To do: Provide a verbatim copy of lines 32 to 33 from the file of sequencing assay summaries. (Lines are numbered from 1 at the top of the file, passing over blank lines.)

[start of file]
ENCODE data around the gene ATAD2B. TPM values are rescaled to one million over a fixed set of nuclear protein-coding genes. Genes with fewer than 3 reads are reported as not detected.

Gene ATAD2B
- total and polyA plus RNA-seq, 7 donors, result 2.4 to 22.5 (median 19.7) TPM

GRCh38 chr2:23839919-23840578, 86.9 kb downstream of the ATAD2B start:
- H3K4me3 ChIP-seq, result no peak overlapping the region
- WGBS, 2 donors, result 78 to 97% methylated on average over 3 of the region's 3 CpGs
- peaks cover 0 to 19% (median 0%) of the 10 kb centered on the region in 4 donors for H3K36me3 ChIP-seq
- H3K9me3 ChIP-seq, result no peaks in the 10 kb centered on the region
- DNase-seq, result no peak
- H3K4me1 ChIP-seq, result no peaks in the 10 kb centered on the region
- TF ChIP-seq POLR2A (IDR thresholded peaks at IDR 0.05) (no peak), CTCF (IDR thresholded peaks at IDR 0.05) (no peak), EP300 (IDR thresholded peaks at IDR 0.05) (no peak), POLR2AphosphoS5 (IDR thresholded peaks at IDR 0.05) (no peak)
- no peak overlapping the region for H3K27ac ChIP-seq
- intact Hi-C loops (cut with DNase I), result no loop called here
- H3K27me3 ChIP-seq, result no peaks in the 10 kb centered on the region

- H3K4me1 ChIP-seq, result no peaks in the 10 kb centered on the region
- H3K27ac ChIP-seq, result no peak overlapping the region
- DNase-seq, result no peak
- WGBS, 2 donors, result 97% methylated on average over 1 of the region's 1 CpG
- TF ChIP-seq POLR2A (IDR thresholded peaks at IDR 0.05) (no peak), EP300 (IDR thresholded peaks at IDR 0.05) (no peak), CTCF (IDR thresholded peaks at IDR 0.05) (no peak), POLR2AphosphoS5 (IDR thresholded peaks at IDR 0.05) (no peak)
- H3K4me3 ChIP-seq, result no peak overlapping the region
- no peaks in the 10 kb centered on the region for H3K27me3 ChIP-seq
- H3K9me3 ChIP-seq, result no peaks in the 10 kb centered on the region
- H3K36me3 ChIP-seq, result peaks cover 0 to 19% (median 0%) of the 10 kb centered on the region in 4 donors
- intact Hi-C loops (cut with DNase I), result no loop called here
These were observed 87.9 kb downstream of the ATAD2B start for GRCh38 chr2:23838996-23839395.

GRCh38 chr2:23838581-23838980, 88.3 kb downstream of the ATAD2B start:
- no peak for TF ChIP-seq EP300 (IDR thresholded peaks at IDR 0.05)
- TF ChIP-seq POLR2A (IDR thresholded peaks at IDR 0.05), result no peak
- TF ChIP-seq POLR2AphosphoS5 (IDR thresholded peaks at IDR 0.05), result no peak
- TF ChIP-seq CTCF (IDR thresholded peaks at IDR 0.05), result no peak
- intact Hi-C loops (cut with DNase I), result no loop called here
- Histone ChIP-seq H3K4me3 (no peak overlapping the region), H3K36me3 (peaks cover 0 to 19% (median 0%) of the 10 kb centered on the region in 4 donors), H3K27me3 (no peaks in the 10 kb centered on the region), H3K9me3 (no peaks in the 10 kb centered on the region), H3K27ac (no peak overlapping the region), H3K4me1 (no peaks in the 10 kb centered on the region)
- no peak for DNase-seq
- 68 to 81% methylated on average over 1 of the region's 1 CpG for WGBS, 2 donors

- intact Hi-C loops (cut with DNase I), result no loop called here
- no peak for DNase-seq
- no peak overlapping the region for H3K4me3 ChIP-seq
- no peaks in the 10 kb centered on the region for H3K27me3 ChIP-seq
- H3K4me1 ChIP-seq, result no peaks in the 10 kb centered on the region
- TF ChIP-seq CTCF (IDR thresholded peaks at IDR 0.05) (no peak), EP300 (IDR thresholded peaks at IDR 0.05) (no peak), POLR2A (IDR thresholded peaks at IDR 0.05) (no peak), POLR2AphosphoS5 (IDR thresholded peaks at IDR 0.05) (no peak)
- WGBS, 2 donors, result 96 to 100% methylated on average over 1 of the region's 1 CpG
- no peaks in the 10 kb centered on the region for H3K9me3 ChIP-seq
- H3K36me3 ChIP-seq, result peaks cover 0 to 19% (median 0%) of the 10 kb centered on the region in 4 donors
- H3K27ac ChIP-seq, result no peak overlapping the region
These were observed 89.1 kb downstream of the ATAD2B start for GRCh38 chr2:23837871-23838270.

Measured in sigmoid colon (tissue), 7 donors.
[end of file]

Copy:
- Histone ChIP-seq H3K4me3 (no peak overlapping the region), H3K36me3 (peaks cover 0 to 19% (median 0%) of the 10 kb centered on the region in 4 donors), H3K27me3 (no peaks in the 10 kb centered on the region), H3K9me3 (no peaks in the 10 kb centered on the region), H3K27ac (no peak overlapping the region), H3K4me1 (no peaks in the 10 kb centered on the region)
- no peak for DNase-seq